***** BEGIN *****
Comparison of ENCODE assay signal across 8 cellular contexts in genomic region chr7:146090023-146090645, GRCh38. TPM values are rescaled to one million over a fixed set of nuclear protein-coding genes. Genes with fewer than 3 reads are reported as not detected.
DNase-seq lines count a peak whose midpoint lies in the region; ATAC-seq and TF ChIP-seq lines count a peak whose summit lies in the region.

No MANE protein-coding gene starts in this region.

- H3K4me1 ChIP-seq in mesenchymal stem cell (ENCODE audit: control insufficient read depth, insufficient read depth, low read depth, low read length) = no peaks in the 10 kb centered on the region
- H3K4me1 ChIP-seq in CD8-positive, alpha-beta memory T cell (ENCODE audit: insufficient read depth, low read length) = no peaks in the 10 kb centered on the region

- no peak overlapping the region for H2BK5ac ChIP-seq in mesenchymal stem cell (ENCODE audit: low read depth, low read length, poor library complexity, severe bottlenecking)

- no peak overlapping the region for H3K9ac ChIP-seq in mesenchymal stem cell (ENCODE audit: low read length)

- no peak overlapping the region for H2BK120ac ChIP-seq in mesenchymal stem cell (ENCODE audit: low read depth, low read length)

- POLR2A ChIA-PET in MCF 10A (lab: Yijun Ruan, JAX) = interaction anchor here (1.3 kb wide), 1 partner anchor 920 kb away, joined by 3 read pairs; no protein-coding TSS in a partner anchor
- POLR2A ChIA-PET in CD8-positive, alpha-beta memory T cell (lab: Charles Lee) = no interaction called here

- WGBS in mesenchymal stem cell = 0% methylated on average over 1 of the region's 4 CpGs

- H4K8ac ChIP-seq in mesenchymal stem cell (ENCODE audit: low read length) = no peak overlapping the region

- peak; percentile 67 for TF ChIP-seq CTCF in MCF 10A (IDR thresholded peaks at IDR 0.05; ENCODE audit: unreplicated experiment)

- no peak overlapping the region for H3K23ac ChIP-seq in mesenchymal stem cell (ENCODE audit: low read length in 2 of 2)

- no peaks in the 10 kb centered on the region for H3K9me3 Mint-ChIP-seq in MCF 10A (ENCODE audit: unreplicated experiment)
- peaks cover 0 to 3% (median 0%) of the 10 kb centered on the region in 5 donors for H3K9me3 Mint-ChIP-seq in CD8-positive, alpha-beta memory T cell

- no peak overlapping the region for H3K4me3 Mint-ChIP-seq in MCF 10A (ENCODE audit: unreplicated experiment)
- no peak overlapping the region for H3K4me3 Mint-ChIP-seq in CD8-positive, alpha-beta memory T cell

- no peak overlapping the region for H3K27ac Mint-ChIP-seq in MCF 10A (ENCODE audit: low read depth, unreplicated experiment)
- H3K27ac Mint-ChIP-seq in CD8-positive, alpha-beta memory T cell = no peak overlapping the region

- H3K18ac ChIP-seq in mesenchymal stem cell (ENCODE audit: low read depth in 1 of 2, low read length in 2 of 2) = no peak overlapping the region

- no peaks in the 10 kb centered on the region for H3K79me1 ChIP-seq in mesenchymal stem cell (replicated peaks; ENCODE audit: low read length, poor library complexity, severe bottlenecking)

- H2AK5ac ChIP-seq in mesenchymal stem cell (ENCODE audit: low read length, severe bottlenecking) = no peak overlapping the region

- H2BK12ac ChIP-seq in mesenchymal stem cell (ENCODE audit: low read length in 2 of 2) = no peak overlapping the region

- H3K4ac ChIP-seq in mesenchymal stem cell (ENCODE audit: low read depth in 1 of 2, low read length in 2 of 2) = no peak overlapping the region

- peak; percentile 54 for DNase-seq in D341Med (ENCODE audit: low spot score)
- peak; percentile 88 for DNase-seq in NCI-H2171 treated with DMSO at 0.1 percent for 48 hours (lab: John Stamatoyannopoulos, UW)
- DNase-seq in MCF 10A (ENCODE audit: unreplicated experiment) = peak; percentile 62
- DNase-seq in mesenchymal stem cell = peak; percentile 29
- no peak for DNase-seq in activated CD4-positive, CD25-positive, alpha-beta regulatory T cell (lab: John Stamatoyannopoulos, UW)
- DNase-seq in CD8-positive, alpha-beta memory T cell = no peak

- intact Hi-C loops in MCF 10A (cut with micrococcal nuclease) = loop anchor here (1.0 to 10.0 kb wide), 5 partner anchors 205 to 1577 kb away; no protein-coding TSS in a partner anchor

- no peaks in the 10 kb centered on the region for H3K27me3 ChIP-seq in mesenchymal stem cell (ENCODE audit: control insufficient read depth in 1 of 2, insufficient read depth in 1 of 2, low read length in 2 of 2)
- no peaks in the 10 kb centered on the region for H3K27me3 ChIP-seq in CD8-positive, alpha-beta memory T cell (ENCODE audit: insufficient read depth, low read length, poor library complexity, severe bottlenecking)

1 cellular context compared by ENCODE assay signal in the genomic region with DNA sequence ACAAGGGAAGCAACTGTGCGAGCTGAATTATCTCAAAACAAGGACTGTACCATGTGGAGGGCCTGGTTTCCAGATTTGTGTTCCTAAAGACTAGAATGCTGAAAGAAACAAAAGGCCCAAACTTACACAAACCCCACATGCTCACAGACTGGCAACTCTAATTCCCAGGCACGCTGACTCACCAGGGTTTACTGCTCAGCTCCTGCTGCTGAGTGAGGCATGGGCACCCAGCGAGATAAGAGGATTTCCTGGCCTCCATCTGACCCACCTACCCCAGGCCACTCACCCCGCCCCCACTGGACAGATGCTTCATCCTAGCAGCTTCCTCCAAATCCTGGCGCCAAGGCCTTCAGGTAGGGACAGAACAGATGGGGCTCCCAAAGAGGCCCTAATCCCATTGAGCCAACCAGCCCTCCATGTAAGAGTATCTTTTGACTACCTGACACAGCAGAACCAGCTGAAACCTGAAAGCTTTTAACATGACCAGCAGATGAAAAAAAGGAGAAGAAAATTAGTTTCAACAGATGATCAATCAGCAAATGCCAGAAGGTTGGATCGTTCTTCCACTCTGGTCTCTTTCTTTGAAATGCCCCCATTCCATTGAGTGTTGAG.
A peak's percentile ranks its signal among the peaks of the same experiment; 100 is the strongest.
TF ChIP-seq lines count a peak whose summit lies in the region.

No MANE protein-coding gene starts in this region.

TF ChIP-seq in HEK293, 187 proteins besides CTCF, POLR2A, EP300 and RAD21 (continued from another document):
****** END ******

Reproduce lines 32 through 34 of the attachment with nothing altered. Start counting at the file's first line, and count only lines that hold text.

- intact Hi-C loops in MCF 10A (cut with micrococcal nuclease) = loop anchor here (1.0 to 10.0 kb wide), 5 partner anchors 205 to 1577 kb away; no protein-coding TSS in a partner anchor

- no peaks in the 10 kb centered on the region for H3K27me3 ChIP-seq in mesenchymal stem cell (ENCODE audit: control insufficient read depth in 1 of 2, insufficient read depth in 1 of 2, low read length in 2 of 2)
- no peaks in the 10 kb centered on the region for H3K27me3 ChIP-seq in CD8-positive, alpha-beta memory T cell (ENCODE audit: insufficient read depth, low read length, poor library complexity, severe bottlenecking)